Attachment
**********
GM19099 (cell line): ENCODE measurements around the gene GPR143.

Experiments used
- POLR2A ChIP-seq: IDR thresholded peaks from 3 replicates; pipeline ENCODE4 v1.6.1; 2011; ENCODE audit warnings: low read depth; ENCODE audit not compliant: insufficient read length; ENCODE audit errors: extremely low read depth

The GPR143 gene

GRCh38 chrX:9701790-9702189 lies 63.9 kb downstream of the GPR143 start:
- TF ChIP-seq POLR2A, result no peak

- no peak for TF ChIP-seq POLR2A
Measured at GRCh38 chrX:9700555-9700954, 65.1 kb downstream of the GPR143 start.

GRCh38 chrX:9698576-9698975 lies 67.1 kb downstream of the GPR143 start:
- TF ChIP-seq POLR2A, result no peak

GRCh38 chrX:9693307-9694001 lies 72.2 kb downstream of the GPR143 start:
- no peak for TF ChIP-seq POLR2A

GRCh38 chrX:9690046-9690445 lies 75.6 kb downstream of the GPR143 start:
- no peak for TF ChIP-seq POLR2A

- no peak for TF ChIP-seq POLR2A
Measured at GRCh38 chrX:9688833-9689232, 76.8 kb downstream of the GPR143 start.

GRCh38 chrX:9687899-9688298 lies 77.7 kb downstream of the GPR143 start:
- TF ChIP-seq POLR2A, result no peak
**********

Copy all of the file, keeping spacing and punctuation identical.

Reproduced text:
GM19099 (cell line): ENCODE measurements around the gene GPR143.

Experiments used
- POLR2A ChIP-seq: IDR thresholded peaks from 3 replicates; pipeline ENCODE4 v1.6.1; 2011; ENCODE audit warnings: low read depth; ENCODE audit not compliant: insufficient read length; ENCODE audit errors: extremely low read depth

The GPR143 gene

GRCh38 chrX:9701790-9702189 lies 63.9 kb downstream of the GPR143 start:
- TF ChIP-seq POLR2A, result no peak

- no peak for TF ChIP-seq POLR2A
Measured at GRCh38 chrX:9700555-9700954, 65.1 kb downstream of the GPR143 start.

GRCh38 chrX:9698576-9698975 lies 67.1 kb downstream of the GPR143 start:
- TF ChIP-seq POLR2A, result no peak

GRCh38 chrX:9693307-9694001 lies 72.2 kb downstream of the GPR143 start:
- no peak for TF ChIP-seq POLR2A

GRCh38 chrX:9690046-9690445 lies 75.6 kb downstream of the GPR143 start:
- no peak for TF ChIP-seq POLR2A

- no peak for TF ChIP-seq POLR2A
Measured at GRCh38 chrX:9688833-9689232, 76.8 kb downstream of the GPR143 start.

GRCh38 chrX:9687899-9688298 lies 77.7 kb downstream of the GPR143 start:
- TF ChIP-seq POLR2A, result no peak